Republicans plan a new plan Thursday to target the Affordable Care Act for “shamefulness” by “tearing away” protections for people with pre-existing conditions, the first step in their effort to undo the Affordable Health Care Act.

The bill, called the “Repeal Act,” also aims to undermine protections for those with pre to post-existing health conditions, and make it easier for employers to deny coverage to employees with preexisting conditions.

The proposal is a major departure from past efforts to roll back the ACA, which was passed in 2010.

GOP lawmakers, who control the Senate, have long complained that the law has created a legal loophole for companies to deny insurance coverage to people with preexisting conditions.

Republicans are also expected to push to cut off federal funding to Planned Parenthood, which provides reproductive health care.

The legislation will be unveiled Thursday at a White House event hosted by President Donald Trump.

The event is being billed as a chance to unveil the proposal and hear from the public on its details.

“President Trump is proud to present this legislation to you as a response to the unprecedented devastation and loss of life caused by the pandemic,” Trump said at the event, which will also include a speech by Vice President Mike Pence.

The new bill aims to replace key parts of the ACA that Republicans passed to replace it with a “repeal and replace” plan.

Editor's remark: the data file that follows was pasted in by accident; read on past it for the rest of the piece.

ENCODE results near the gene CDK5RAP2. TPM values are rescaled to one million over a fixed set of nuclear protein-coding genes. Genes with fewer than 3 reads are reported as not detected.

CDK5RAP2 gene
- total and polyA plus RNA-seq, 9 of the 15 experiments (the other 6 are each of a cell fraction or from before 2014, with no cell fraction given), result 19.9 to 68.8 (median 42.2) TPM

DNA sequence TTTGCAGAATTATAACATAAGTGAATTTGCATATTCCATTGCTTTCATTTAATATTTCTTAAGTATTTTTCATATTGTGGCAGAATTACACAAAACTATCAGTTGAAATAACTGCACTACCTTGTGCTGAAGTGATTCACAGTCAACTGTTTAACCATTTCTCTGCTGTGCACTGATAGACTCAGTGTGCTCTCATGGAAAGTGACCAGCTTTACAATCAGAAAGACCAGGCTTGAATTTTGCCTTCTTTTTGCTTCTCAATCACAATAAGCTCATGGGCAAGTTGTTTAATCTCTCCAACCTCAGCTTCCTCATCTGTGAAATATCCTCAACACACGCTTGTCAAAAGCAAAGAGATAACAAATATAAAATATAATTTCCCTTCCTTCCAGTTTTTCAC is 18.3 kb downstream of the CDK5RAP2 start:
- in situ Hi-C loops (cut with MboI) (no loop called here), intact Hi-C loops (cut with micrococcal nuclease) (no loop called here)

It would also replace the mandate that most Americans have health insurance, with an alternative to the mandate.

Democrats have said that such changes are necessary to prevent another government shutdown.

Trump has defended his administration’s response to what he called a “very, very deadly” pandemic.

The ACA also included provisions that protect people with a preexital condition from having to pay higher premiums or deductibles.

The law has been criticized for excluding people with serious medical conditions, including pre-eclampsia, asthma, and other conditions.

It was also criticized for allowing employers to reject coverage for people who have pre- or post-elevated risk factors for diseases such as cancer and heart disease.

Republicans have sought to undermine these protections since they were enacted.

The Congressional Budget Office estimated that the ACA could have saved more than 16 million lives over the next decade if the law had been in place.

Republicans also want to repeal a rule that allowed employers to refuse to cover coverage for pre- and post-natal care, which they say is unfair to women.

“This proposal is shameful.

We are not going to stand for it,” Sen. Patty Murray, D-Wash., the bill’s main sponsor, told reporters on Thursday.